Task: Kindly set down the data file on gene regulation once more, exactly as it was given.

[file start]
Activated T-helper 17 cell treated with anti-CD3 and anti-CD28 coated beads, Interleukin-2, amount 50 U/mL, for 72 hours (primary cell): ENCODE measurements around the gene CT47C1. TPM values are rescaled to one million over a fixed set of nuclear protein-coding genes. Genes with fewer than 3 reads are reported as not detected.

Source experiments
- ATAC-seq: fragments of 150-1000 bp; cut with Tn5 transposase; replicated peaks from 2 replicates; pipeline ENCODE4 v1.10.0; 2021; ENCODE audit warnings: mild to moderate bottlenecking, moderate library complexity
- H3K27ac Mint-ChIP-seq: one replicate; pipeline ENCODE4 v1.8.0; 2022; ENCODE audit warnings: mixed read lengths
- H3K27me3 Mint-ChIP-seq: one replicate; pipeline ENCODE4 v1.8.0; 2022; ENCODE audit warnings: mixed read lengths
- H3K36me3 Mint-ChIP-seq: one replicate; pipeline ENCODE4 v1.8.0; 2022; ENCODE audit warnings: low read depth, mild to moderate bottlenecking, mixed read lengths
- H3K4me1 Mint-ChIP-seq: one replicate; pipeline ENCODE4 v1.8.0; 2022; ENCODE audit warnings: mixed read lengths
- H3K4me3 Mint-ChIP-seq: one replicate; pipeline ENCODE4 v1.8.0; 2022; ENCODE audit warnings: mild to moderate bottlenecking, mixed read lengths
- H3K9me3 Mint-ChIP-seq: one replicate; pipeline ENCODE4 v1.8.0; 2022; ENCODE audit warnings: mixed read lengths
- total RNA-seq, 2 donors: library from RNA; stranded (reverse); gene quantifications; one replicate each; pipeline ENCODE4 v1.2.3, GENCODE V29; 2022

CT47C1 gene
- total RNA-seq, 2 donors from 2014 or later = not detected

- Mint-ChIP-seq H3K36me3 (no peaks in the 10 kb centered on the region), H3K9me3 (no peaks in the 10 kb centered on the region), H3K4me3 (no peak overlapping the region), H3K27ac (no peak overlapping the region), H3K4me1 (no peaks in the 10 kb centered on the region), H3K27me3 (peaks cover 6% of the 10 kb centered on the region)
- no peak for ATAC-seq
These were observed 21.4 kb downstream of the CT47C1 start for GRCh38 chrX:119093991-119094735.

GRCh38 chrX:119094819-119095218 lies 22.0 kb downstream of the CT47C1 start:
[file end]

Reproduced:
Activated T-helper 17 cell treated with anti-CD3 and anti-CD28 coated beads, Interleukin-2, amount 50 U/mL, for 72 hours (primary cell): ENCODE measurements around the gene CT47C1. TPM values are rescaled to one million over a fixed set of nuclear protein-coding genes. Genes with fewer than 3 reads are reported as not detected.

Source experiments
- ATAC-seq: fragments of 150-1000 bp; cut with Tn5 transposase; replicated peaks from 2 replicates; pipeline ENCODE4 v1.10.0; 2021; ENCODE audit warnings: mild to moderate bottlenecking, moderate library complexity
- H3K27ac Mint-ChIP-seq: one replicate; pipeline ENCODE4 v1.8.0; 2022; ENCODE audit warnings: mixed read lengths
- H3K27me3 Mint-ChIP-seq: one replicate; pipeline ENCODE4 v1.8.0; 2022; ENCODE audit warnings: mixed read lengths
- H3K36me3 Mint-ChIP-seq: one replicate; pipeline ENCODE4 v1.8.0; 2022; ENCODE audit warnings: low read depth, mild to moderate bottlenecking, mixed read lengths
- H3K4me1 Mint-ChIP-seq: one replicate; pipeline ENCODE4 v1.8.0; 2022; ENCODE audit warnings: mixed read lengths
- H3K4me3 Mint-ChIP-seq: one replicate; pipeline ENCODE4 v1.8.0; 2022; ENCODE audit warnings: mild to moderate bottlenecking, mixed read lengths
- H3K9me3 Mint-ChIP-seq: one replicate; pipeline ENCODE4 v1.8.0; 2022; ENCODE audit warnings: mixed read lengths
- total RNA-seq, 2 donors: library from RNA; stranded (reverse); gene quantifications; one replicate each; pipeline ENCODE4 v1.2.3, GENCODE V29; 2022

CT47C1 gene
- total RNA-seq, 2 donors from 2014 or later = not detected

- Mint-ChIP-seq H3K36me3 (no peaks in the 10 kb centered on the region), H3K9me3 (no peaks in the 10 kb centered on the region), H3K4me3 (no peak overlapping the region), H3K27ac (no peak overlapping the region), H3K4me1 (no peaks in the 10 kb centered on the region), H3K27me3 (peaks cover 6% of the 10 kb centered on the region)
- no peak for ATAC-seq
These were observed 21.4 kb downstream of the CT47C1 start for GRCh38 chrX:119093991-119094735.

GRCh38 chrX:119094819-119095218 lies 22.0 kb downstream of the CT47C1 start: